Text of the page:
Baked Pumpkin Oatmeal

What’s on your menu this week? Share details and/or your link to your menu plan in the comments.

3 Oct 2011   ·   113
Money Saving Mom

What to Do When All the Deals Are Gone

Guest post by Lacey Wilcox

I can still remember the first time I went to try and play the drugstore game. I was excited, a little nervous, and expectant of being able to show my husband my money-saving triumph.

I walked into Walgreens  with my coupons and detailed list in hand. I’d used MoneySavingMom®’s helpful tools to come up with transactions that would help me get what I needed, and get a great deal.

Let’s just say, I was pumped as I walked in the door towards my first item.

It was gone.

I was crushed, for a moment. But, I could do without the baby lotion–for now anyway. I shook it off, deciding to just move on to the next item, only to find that it was gone, too.

I worked my way through the rest of my list, only to find that almost all of the items I had planned on purchasing, had already been bought. Talk about a feeling of money-saving defeat.

Anyone else ever been there? My guess is I’m not alone.

So, what do you do when all your deals are gone? Cry? Scream? Gripe about all those selfish people out there? Yell at the store manager for not ordering enough baby lotion or laundry detergent? Sit in your car and pout? Buy ice cream?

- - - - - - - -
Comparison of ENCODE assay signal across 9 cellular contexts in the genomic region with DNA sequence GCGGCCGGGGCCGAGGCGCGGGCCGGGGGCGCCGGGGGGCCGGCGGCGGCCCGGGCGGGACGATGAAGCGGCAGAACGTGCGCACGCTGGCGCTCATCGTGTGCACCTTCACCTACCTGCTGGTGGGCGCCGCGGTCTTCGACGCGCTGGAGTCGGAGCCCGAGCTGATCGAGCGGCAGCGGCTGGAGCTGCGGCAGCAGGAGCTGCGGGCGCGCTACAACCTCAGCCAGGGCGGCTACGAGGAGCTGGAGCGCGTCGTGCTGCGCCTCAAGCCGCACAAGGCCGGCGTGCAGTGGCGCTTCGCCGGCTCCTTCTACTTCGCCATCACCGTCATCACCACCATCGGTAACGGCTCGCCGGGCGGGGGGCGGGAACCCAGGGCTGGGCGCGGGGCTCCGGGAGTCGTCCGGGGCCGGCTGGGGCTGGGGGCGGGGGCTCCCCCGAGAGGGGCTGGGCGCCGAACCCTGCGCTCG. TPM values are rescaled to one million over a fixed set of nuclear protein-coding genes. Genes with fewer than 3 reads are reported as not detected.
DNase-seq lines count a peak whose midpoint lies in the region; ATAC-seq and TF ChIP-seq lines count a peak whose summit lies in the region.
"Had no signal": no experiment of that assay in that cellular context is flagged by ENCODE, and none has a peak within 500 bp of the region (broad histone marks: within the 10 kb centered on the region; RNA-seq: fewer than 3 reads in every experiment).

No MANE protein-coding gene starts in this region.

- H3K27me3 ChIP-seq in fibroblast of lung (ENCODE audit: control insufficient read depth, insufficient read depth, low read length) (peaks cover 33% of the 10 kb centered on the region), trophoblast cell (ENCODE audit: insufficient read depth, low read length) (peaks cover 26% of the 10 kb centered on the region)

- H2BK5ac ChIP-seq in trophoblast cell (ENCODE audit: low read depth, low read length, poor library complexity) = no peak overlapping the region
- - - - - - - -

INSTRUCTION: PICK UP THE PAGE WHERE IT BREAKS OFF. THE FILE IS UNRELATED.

Well, no (although that last one is pretty tempting…!). But, here are some things you can do when all your deals are gone that can help save your sanity, and maybe even help you save a buck.

1. Have a back-up plan.

Write out the transactions that are your goal, and then have some others planned out just in case you can’t make them. (Note: I would only recommend putting items on your back-up plan that you either really need, or can get for free. If there are not items like this, I would not suggest spending money just so you can say you used your coupons.)

2. Try another store.

Try another location of the same store, or maybe you decide to go try a completely different one altogether. Create some transactions for alternate drug stores and grocery stores in case your first choice doesn’t work out.

3. Politely and cordially talk to the store manager.

First, ask the store manager when their merchandise is delivered, and when would be the best time to make your purchase. Then, you can also talk with him/her about the possibility of addressing people who take all of the good deals. They might not realize that this can actually hurt their store’s business.

4. Partner with a friend.

If you have small children or a busy schedule, having a back-up plan can be a little tricky. If this is the case, try partnering with a friend to help purchase deals for yourselves and each other. This way, you both don’t have to go every week. I’ve also found that planning transactions with someone else helps me to create the best scenarios.

5. Walk away, but with joy.

When all else fails, choose joy. If you can’t make it work this week, walk away choosing to try again next week. And as you walk away, remember the things you have to be thankful for: for life, for grace, for breath, for family, for sunshine, for blessings…

…and, for ice cream. 🙂

What about you?  How do you react when all of your deals are gone?  What advice do you have to hande that situation?